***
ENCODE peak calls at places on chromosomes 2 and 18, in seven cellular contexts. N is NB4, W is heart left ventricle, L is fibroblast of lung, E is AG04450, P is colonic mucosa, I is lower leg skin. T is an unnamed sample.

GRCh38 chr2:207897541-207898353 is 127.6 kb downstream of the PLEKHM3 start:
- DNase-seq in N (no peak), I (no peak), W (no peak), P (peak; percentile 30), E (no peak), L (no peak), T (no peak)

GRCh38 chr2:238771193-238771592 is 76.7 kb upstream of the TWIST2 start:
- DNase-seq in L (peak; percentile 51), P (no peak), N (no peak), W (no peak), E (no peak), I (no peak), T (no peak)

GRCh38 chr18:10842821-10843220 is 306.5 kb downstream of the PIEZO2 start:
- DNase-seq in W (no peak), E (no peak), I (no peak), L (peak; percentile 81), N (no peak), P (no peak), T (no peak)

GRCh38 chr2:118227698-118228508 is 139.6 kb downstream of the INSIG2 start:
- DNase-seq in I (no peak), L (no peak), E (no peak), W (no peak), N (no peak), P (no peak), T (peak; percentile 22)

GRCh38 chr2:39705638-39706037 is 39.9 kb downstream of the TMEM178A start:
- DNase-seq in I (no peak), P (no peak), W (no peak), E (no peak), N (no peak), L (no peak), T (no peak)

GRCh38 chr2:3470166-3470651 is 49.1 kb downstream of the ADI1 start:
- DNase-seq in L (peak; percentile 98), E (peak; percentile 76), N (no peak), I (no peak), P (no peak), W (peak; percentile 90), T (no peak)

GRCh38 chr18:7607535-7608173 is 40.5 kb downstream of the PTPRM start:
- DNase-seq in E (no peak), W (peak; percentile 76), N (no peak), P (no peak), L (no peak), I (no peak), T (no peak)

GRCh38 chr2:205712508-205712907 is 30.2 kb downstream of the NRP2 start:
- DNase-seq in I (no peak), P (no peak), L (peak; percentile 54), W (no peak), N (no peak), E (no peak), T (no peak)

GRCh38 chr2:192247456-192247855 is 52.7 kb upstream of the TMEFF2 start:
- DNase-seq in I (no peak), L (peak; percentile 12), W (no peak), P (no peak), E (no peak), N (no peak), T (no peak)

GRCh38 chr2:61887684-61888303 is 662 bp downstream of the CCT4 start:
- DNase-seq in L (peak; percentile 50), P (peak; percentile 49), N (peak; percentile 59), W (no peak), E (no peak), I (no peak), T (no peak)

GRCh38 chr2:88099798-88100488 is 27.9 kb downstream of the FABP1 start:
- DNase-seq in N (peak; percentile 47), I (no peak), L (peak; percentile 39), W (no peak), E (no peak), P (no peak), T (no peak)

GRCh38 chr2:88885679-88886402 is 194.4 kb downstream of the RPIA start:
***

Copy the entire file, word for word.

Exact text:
ENCODE peak calls at places on chromosomes 2 and 18, in seven cellular contexts. N is NB4, W is heart left ventricle, L is fibroblast of lung, E is AG04450, P is colonic mucosa, I is lower leg skin. T is an unnamed sample.

GRCh38 chr2:207897541-207898353 is 127.6 kb downstream of the PLEKHM3 start:
- DNase-seq in N (no peak), I (no peak), W (no peak), P (peak; percentile 30), E (no peak), L (no peak), T (no peak)

GRCh38 chr2:238771193-238771592 is 76.7 kb upstream of the TWIST2 start:
- DNase-seq in L (peak; percentile 51), P (no peak), N (no peak), W (no peak), E (no peak), I (no peak), T (no peak)

GRCh38 chr18:10842821-10843220 is 306.5 kb downstream of the PIEZO2 start:
- DNase-seq in W (no peak), E (no peak), I (no peak), L (peak; percentile 81), N (no peak), P (no peak), T (no peak)

GRCh38 chr2:118227698-118228508 is 139.6 kb downstream of the INSIG2 start:
- DNase-seq in I (no peak), L (no peak), E (no peak), W (no peak), N (no peak), P (no peak), T (peak; percentile 22)

GRCh38 chr2:39705638-39706037 is 39.9 kb downstream of the TMEM178A start:
- DNase-seq in I (no peak), P (no peak), W (no peak), E (no peak), N (no peak), L (no peak), T (no peak)

GRCh38 chr2:3470166-3470651 is 49.1 kb downstream of the ADI1 start:
- DNase-seq in L (peak; percentile 98), E (peak; percentile 76), N (no peak), I (no peak), P (no peak), W (peak; percentile 90), T (no peak)

GRCh38 chr18:7607535-7608173 is 40.5 kb downstream of the PTPRM start:
- DNase-seq in E (no peak), W (peak; percentile 76), N (no peak), P (no peak), L (no peak), I (no peak), T (no peak)

GRCh38 chr2:205712508-205712907 is 30.2 kb downstream of the NRP2 start:
- DNase-seq in I (no peak), P (no peak), L (peak; percentile 54), W (no peak), N (no peak), E (no peak), T (no peak)

GRCh38 chr2:192247456-192247855 is 52.7 kb upstream of the TMEFF2 start:
- DNase-seq in I (no peak), L (peak; percentile 12), W (no peak), P (no peak), E (no peak), N (no peak), T (no peak)

GRCh38 chr2:61887684-61888303 is 662 bp downstream of the CCT4 start:
- DNase-seq in L (peak; percentile 50), P (peak; percentile 49), N (peak; percentile 59), W (no peak), E (no peak), I (no peak), T (no peak)

GRCh38 chr2:88099798-88100488 is 27.9 kb downstream of the FABP1 start:
- DNase-seq in N (peak; percentile 47), I (no peak), L (peak; percentile 39), W (no peak), E (no peak), P (no peak), T (no peak)

GRCh38 chr2:88885679-88886402 is 194.4 kb downstream of the RPIA start: